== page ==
If you want open space, BUY IT

There’s a ridiculous letter from Phil Heron making the rounds. Mr. Heron is the Editor of the Daily Times. He is echoing the woes of locals who protest development over open space. He talks about the wide open views in Kansas.

What the hell?

In Kansas all that open space is PRIVATELY OWNED and used to make profit. We don’t do much farming around here, the very close suburbs of a major metropolitan and World Heritage city. Our privately owned spaces will also be used to make profit, just like Kansas. Development is the only way that open space makes profit around here. If the townsfolk with their pitchforks and loud voices want some space to stay “open,” let them pool their gold pieces and buy it. Or be downright evil and abuse eminent domain by condemning the property, THEN buy it. Whatever. The owners of that land don’t have to be charitable just because you want them to be.

This crap is ridiculous. Here’s the article, making rounds on Facebook yesterday:



Letter From the Editor: Open-space dilemma hits home hard in Delco


Residents protesting the development of Beaver Valley let their sentiments be known at a recent meeting at Garnet Valley Middle School in Concord.Residents protesting the development of Beaver Valley let their sentiments be known at a recent meeting at Garnet Valley Middle School in Concord. DIGITAL FIRST MEDIA FILE PHOTO

Every time I hear another hue and cry about how we are losing open space, I think about I-70 in Kansas.

Have you ever driven across Kansas? I have, several times.

I will never look at our diminishing open space the same way again.

Let me ask you this: If we got into the car right now, how many states do you think we could get to in an hour or so? Three, maybe four?

Driving from one end of Kansas to the other is one day. When they say it’s flat, they are not joking. You can almost look out at the horizon and see where you are going to be tomorrow.

Almost 40 years later, one scene still stands out in my mind. I was headed back east on a blazing hot summer day, when I found myself mesmerized by a guy on a tractor.

Now I grew up in Oxford, a farm town where seeing a guy on a tractor was an everyday occurrence. But there was something different about this scene. I actually pulled over to the side of the road to take in the entire vista. I looked beyond the guy – now enveloped in a cloud of dust – in every direction. Out in front of him, behind him, even on the other side of the interstate. As far as the eye could see, there was not a single building anywhere in sight. I have no idea where this guy came from, but he was plowing up a storm. That’s Kansas. Or at least it was.

Of course, Kansas is a long way from Delaware County.

Around here, open space is a fairly rare commodity. We’re for the most part jammed in on top of each other. Don’t believe me? Have you tried to get anywhere in this county on a Friday night? I have. Every week it takes me almost as long to get from my office in beautiful downtown Primos to the Media Bypass in Springfield as it does to go from there home.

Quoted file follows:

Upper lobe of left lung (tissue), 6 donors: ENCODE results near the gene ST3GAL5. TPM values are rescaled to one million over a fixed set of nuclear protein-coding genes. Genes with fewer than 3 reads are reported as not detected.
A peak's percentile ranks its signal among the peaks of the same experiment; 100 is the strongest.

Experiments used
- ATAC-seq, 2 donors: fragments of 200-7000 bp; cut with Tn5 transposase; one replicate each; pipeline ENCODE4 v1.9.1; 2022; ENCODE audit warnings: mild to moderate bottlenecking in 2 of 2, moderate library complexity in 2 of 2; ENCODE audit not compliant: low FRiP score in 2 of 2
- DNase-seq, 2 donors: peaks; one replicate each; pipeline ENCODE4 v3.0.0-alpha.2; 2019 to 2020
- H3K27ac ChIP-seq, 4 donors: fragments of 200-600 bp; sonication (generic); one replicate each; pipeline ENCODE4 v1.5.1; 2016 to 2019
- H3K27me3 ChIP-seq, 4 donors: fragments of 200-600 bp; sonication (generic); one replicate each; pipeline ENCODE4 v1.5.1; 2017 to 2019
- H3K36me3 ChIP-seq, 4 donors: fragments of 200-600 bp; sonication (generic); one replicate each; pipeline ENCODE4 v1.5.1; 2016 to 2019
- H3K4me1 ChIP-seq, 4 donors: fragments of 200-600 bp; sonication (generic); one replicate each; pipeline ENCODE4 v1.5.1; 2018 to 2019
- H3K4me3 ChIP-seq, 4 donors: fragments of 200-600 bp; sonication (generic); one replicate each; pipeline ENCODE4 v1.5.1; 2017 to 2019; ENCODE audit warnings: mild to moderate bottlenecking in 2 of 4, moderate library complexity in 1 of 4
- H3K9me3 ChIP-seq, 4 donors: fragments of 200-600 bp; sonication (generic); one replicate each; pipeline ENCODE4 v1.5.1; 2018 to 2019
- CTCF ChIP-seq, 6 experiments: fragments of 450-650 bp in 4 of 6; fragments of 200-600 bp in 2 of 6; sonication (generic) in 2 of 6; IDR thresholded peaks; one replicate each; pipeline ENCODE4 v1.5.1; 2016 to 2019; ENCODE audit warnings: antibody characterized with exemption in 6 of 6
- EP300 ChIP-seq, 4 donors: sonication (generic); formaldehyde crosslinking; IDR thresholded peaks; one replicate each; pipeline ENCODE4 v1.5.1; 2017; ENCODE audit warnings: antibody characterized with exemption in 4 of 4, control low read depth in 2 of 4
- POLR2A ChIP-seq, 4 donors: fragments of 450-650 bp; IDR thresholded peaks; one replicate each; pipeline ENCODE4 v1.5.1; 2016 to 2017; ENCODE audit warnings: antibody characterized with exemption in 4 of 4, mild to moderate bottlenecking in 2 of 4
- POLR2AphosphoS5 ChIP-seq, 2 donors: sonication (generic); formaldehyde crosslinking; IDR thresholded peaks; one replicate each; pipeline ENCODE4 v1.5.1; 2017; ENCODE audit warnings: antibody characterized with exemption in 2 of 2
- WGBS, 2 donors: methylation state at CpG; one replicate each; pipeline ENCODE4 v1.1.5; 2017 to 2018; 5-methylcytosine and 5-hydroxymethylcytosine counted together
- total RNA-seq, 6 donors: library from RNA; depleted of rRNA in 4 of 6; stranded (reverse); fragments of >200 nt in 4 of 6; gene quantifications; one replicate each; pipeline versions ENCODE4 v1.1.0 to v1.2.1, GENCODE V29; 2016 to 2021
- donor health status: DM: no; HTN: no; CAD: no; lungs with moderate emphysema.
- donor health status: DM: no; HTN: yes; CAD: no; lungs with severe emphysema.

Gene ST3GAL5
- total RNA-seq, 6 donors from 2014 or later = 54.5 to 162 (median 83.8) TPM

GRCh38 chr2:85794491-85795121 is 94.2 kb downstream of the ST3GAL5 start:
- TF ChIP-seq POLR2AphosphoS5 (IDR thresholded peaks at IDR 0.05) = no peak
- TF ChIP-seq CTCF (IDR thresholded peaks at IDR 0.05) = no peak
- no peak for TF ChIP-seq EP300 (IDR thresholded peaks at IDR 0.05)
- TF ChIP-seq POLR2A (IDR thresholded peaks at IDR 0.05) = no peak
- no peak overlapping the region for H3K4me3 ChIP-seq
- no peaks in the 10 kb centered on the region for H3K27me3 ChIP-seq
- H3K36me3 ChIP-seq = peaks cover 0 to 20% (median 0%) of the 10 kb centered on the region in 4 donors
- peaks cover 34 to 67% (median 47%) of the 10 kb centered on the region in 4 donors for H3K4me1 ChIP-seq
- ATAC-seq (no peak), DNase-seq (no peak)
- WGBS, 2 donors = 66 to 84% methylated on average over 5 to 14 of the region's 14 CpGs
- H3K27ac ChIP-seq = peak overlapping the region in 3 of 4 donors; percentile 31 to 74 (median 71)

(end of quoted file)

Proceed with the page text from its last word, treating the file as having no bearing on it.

People around here take what little open space is left pretty seriously.

Don’t believe me? Ask the folks who a few years back rolled out an ambitious plan for the iconic former Franklin Mint site out on Baltimore Pike in Middletown. They envisioned building a new style of community – a mix of residential, retail and restaurants – all clustered along the Media Elwyn rail line along that open stretch of land.

Residents and neighbors didn’t see it that way. They mocked it as “The City,” and turned up the heat on Middletown commissioners to oppose the project. Today, despite several revisions of the plan, nothing has been built on that site.

A year or so later, a similar hue and cry went up when a plan was aired to develop part of what is known as the Beaver Valley tract in Concord. Anyone who has traveled that portion of Baltimore Pike or Route 202 knows what has happened to what was once the fairly bucolic portion western edge of Delaware County. It’s largely been blacktopped. The Beaver Valley is one of the last open, pristine tracts, spilling across the border into Delaware. A plan to build a huge residential development drew heated opposition from residents. Now there is word that a second development is being planned. Residents have not changed their mind. They organized themselves into a group called “Save the Valley” and are girding for battle.

Back in the middle part of the county, you’d be hard-pressed to find a busier stretch of highway than Sproul Road as it winds from Haverford, through Marple and Springfield, and then across Baltimore Pike and into Swarthmore.

So you’re probably not going to be shocked that a proposal to develop what used to be the home of Don Guanella School into another sprawling mix of residential and retail is not sitting especially well with residents.

The argument sounds familiar – it is one of the last open tracts in the central part of the county.

I certainly understand residents’ concerns.

I also am somewhat sympathetic to developers’ plight. They have made considerable investments and now find themselves vilified for their plans to cut down trees and build on what is some of the last open space in Delaware County.

I wonder what that guy on that tractor in Kansas would make of this great open space debate here in Delaware County.

Philip E. Heron is editor of the Daily Times. Call him at 484-521-3147. E-mail him at editor@delcotimes.com. Make sure you check out his blog, The Heron’s Nest, every day at http://delcoheronsnest.blogspot.com. Follow him on Twitter, @philheron.